“7. Section 67 of the Indian Succession Act, 1925 deals with the effect of gift to attesting witness. This Section is not applicable to Wills of Hindus by virtue of Section 57 read with Schedule III of the Indian Succession Act and as such legatees under the Will of such persons do not forfeit their legacy on becoming attesting witnesses. But in the case on hand the parties are Christian and Section 67, if attracted, will be applicable to them. Legacy to the attesting witness of a Will is void under Section 67…”

This decision of the Kerala High Court was followed by the Delhi High Court in the case of Anand Burman v. State[2].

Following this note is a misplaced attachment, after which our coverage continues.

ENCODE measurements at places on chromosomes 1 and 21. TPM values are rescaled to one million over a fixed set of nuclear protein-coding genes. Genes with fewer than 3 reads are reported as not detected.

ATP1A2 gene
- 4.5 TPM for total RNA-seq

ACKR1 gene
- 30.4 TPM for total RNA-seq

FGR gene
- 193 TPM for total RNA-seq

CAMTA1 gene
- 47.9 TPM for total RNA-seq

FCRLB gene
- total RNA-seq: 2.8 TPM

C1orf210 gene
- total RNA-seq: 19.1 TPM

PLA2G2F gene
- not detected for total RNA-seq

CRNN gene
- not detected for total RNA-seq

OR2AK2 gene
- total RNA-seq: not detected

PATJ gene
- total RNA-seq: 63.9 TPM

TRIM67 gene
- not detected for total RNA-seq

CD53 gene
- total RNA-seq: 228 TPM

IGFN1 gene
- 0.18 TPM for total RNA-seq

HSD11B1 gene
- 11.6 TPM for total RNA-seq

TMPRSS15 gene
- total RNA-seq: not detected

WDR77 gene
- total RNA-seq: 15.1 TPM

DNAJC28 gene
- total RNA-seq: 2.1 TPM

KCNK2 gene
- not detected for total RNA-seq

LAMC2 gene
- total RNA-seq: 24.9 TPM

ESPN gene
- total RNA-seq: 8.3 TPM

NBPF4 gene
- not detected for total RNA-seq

“7. The learned counsel for the petitioner, however, points out that Section 67 of the Indian Succession Act is placed in Part-VI of the said Act and Section 57 of the Act, which deals with applicability of the said part, to the extent it is relevant, specifically provides that only those provisions of the said part which are set out in Schedule-III shall, subject to the restriction and modification specified therein, apply to the Will and Codicils made by any Hindu, Buddhist, Sikh or Jain made on or before 1.1.1927. He further points out that Chapter-III of the said Act does not refer to Section 67 of the Act which clearly shows that the aforesaid provisions do not apply to the Will in question. He further pointed out that Section 58 of the Act clearly provides that provisions of Part-VI shall not apply to testamentary succession to the property of any Hindu, Buddhist, Sikh or Jain save and except as provided in Section 57 of the Act. The net effect of these provisions, when read together, is that the bequest made to the attesting witnesses of the Will, executed by a Hindu, is not void under Section 67 of the said Act. Therefore, the bequest made to the petitioner is not void. As regards his competence as an attesting witness, Section 68 of the said Act specifically provides that no person, by reason of interest in, or of his being an executor of, a Will shall be disqualified as a witness to prove the execution of the Will or to prove the validity or invalidity thereof. Therefore, Shri Ashok Chand Burman was a competent witness to prove execution of the Will executed by late Smt. Sudha Burman.”  (emphasis supplied)